Jan 192019
 


Johannes Vermeer Girl Reading a Letter at an Open Window 1657-59

 

In the last few days I was looking around for stories that could illustrate what fake news actually is, and I had a nice collection, but then last night Robert Mueller of all people clarified what exactly fake news is better than I could have. At first the BuzzFeed crew that was caught staring straight into the headlights has a feeble response (what exactly was untrue in our article?), but was silenced by the WaPo of all publications: Mueller’s team said every bit of the article was false.

And still I wonder if people now understand better what fake news is. Which I think has a lot to do whit the fact that the term was monopolized by a section of US media as meaning things that had to do with Trump, more or less exclusively. That way, when Trump accused these same media of publishing fake news, they knew their loyal readers wouldn’t believe him.

But in reality they’ve been at it ever since Trump entered US politics, and they dug in ever deeper into their anti-Donald trenches, first for political reasons, later for profit (nothing sells like Trump in America today). And in the process, especially since they published umpteen pieces a day on the topic, they had to use unproven and biased allegations and innuendo. There was never enough real news to go around to feed the monster they created. That’s how we got Russiagate.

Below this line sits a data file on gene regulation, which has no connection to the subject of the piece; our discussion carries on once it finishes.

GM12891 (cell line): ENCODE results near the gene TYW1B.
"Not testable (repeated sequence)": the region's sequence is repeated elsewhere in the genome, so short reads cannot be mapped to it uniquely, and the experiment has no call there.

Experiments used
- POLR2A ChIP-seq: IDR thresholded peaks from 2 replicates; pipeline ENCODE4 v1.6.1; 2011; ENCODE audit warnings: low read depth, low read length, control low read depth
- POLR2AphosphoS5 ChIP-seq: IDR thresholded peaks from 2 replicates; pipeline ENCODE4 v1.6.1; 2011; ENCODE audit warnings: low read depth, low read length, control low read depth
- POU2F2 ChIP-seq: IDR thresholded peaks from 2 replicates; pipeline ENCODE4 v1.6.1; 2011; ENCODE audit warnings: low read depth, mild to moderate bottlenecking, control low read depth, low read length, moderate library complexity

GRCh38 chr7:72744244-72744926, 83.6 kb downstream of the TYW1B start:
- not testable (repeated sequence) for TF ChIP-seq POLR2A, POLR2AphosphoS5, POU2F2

Still, of course, like me, you want to know how fake news is recognized, how ‘experts’ tell it apart from real news. Well, despair no more. An actual professor researched it, and was quoted by the New York Times last week, which doesn’t publish fake news, it says. I got to say, personally, I found this highly enlightening.

 

Older People Shared Fake News on Facebook More Than Others in 2016 Race

The authors were careful in defining “fake news,” a term that has been weaponized by many, including President Trump, to dismiss real news they dislike. “Reasonable people disagree about where to draw the line and we were very conscious of those issues,” Professor Guess said.

As a result, they assembled a limited list of sites that reliably published fake content, based on various sources, including reporting from BuzzFeed News. As best the researchers could tell, the list did not include any websites associated with Russian disinformation efforts, according to Professor Guess. The Facebook and survey data came from a group of about 3,500 people whom the authors tracked during the 2016 election in order to better understand the role social media played in political discourse.